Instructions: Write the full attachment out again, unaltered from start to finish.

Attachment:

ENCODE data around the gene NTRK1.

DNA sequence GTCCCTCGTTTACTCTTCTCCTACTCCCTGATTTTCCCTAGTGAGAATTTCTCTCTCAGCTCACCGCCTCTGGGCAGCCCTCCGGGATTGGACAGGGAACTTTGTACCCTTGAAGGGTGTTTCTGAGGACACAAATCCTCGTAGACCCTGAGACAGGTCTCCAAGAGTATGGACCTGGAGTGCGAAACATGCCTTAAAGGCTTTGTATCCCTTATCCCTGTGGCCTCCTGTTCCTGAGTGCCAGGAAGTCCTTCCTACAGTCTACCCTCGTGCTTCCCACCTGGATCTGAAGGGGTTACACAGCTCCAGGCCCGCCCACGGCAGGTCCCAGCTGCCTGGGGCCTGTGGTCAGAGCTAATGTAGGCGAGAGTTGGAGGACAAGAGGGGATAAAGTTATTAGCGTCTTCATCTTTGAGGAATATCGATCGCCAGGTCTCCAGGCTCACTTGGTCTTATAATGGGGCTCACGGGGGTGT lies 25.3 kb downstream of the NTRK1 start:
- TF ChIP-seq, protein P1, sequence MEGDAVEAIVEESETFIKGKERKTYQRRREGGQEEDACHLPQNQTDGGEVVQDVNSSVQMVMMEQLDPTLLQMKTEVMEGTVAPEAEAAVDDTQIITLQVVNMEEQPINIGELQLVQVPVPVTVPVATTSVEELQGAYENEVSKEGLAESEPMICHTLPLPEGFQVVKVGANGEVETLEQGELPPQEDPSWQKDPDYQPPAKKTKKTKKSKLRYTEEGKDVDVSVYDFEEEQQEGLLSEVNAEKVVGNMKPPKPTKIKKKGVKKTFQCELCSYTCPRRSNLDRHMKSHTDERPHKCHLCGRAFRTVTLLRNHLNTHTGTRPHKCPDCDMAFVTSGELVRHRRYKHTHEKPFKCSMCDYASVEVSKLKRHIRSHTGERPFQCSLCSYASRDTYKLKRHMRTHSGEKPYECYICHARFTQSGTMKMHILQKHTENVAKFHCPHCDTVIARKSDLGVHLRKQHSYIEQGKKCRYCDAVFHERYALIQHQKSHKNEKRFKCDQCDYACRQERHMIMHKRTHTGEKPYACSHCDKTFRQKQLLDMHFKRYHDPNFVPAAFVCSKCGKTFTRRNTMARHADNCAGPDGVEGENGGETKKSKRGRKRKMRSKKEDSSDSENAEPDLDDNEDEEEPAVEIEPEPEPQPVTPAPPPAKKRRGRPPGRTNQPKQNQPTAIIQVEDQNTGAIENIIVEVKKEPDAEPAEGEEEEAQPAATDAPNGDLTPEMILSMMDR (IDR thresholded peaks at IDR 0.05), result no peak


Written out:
ENCODE data around the gene NTRK1.

DNA sequence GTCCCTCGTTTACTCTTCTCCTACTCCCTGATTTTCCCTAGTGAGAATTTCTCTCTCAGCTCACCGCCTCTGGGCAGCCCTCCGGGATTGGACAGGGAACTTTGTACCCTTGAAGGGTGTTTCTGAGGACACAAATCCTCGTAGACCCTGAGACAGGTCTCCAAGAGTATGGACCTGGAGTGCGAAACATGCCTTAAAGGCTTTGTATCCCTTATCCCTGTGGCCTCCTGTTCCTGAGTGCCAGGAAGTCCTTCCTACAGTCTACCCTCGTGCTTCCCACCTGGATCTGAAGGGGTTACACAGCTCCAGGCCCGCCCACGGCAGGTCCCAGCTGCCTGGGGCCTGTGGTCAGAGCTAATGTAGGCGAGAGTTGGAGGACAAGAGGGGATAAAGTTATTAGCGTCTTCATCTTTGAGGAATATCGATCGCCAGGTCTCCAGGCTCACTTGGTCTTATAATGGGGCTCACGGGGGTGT lies 25.3 kb downstream of the NTRK1 start:
- TF ChIP-seq, protein P1, sequence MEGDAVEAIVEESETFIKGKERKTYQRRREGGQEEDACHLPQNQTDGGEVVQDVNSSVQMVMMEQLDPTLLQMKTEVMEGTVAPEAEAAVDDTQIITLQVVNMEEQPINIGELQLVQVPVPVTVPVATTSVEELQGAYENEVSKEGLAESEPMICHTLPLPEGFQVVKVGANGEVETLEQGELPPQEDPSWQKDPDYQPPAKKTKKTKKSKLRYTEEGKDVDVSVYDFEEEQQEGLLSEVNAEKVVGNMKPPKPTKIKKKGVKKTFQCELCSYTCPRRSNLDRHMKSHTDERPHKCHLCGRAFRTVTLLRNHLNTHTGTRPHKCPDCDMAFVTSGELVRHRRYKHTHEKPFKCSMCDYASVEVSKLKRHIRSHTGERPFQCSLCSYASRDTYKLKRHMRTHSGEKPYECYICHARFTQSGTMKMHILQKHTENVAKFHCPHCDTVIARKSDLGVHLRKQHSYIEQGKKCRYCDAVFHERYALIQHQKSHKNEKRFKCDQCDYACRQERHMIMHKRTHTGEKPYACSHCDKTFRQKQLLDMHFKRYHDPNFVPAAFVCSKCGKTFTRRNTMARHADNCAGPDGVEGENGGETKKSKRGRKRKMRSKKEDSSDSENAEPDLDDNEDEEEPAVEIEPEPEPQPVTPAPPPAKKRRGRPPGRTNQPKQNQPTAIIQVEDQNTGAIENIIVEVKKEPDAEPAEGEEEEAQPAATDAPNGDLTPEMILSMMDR (IDR thresholded peaks at IDR 0.05), result no peak